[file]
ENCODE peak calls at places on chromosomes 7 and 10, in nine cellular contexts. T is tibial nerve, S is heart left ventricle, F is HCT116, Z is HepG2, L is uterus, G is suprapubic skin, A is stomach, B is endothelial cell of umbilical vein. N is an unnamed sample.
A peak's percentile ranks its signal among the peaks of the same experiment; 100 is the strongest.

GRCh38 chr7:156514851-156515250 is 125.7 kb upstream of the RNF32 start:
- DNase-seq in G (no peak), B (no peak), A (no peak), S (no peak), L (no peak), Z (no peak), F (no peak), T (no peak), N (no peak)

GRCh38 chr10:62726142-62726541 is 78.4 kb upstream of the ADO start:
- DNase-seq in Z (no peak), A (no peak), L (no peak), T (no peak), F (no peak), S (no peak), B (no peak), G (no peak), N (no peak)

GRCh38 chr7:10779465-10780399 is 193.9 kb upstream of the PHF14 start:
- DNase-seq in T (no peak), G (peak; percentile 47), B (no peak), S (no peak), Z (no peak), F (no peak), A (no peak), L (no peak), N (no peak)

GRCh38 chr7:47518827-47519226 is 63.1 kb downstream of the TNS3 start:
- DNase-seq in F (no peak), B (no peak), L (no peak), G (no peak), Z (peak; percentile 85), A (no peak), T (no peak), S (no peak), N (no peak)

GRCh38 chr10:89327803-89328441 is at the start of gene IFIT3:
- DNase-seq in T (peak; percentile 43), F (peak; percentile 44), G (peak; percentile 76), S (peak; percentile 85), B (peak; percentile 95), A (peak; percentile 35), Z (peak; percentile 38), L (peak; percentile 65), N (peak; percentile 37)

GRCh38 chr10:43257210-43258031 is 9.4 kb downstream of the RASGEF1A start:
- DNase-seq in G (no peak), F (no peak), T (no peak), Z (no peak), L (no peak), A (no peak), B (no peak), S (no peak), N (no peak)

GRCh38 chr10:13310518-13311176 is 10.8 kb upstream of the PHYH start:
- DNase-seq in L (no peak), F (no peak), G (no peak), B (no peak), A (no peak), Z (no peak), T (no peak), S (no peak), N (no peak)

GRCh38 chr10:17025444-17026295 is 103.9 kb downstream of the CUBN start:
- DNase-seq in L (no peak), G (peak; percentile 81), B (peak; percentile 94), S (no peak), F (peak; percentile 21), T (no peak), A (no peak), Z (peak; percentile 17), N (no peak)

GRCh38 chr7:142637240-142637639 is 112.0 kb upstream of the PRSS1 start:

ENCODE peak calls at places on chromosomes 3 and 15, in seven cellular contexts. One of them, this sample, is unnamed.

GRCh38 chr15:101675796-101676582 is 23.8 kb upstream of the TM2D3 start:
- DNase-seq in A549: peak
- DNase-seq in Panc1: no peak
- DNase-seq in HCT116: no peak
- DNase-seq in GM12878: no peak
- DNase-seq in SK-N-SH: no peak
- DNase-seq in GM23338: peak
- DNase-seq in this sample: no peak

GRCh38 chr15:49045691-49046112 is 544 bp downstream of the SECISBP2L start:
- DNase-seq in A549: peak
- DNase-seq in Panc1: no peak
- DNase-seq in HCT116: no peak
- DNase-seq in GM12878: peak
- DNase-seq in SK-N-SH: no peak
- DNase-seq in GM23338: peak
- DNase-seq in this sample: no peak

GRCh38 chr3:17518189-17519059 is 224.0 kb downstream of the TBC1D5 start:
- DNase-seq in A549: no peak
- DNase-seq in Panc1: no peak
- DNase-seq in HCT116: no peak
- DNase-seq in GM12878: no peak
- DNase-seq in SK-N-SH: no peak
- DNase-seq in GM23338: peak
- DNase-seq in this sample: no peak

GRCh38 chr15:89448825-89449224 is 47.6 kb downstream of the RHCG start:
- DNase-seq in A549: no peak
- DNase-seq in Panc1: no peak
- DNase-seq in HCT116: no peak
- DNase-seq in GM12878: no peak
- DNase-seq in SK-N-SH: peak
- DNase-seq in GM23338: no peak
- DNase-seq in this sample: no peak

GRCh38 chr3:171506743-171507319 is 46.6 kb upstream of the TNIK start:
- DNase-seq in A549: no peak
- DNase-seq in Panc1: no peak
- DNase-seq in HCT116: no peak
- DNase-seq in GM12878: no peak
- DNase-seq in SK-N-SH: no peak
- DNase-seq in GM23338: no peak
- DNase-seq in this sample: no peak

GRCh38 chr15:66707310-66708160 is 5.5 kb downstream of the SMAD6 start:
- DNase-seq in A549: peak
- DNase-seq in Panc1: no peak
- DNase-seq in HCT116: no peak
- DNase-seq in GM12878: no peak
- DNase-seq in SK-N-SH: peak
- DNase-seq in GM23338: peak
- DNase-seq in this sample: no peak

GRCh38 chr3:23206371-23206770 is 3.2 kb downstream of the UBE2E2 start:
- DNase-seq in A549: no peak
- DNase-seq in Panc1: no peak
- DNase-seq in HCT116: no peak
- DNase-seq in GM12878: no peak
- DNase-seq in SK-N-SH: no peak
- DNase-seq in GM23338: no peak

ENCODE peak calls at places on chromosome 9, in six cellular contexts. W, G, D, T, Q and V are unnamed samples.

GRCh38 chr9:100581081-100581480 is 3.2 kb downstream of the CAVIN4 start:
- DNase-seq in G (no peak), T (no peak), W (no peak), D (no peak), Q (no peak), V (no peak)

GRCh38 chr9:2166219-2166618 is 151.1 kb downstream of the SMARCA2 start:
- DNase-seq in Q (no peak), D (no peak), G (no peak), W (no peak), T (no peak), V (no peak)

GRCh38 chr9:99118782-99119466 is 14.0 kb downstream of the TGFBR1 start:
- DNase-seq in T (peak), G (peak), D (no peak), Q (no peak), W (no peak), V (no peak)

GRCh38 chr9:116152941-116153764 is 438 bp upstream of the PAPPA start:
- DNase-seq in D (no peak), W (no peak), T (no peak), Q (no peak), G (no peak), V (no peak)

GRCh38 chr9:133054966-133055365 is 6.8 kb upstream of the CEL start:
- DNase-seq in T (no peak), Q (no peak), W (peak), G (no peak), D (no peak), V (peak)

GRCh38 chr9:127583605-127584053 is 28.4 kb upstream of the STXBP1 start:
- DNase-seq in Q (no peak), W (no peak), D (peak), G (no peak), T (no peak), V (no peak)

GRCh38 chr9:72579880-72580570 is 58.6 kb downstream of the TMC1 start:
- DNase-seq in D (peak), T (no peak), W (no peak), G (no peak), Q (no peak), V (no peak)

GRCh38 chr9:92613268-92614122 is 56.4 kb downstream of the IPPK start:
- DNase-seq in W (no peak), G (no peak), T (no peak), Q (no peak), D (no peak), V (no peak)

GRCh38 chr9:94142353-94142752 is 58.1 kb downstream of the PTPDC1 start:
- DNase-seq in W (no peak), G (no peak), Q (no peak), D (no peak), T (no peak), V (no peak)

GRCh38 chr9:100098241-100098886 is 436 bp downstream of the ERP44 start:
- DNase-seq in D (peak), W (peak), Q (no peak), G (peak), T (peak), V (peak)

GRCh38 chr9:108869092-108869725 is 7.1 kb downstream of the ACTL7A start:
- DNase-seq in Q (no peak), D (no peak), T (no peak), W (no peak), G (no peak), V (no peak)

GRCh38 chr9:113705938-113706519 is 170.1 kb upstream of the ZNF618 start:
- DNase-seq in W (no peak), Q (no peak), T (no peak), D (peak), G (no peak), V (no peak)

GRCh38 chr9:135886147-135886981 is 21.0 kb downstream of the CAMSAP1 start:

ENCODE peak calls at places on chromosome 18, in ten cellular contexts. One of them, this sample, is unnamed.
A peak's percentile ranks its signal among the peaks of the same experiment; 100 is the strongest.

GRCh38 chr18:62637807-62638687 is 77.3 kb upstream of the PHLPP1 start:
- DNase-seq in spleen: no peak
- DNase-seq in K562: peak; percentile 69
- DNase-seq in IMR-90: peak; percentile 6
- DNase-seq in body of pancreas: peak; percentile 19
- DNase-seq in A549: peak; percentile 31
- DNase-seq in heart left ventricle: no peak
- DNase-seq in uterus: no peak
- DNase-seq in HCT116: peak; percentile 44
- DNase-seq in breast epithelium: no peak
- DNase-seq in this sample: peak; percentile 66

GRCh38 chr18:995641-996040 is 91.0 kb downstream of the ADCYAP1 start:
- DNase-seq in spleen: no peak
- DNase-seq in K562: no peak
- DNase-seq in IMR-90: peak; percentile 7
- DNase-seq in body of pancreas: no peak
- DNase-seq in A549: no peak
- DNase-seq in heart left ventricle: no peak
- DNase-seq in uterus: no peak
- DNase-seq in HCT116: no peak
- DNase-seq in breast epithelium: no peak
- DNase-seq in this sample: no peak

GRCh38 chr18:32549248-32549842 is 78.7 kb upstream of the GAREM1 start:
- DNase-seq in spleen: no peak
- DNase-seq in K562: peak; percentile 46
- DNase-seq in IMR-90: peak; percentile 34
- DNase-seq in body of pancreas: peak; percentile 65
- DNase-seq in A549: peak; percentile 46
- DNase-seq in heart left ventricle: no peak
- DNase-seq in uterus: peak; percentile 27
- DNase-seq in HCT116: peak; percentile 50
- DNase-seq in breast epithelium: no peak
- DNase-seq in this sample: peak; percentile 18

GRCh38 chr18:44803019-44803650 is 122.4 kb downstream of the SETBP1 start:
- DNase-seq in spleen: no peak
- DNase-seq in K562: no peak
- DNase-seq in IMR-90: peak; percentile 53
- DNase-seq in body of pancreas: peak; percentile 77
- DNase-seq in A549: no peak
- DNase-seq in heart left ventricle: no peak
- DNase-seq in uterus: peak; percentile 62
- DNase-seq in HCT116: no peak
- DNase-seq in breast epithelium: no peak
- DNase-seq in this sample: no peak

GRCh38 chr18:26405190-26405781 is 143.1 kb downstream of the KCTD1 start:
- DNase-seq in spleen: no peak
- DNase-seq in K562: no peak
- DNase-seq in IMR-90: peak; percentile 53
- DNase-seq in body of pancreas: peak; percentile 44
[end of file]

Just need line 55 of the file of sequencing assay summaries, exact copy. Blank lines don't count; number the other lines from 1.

- DNase-seq in Panc1: no peak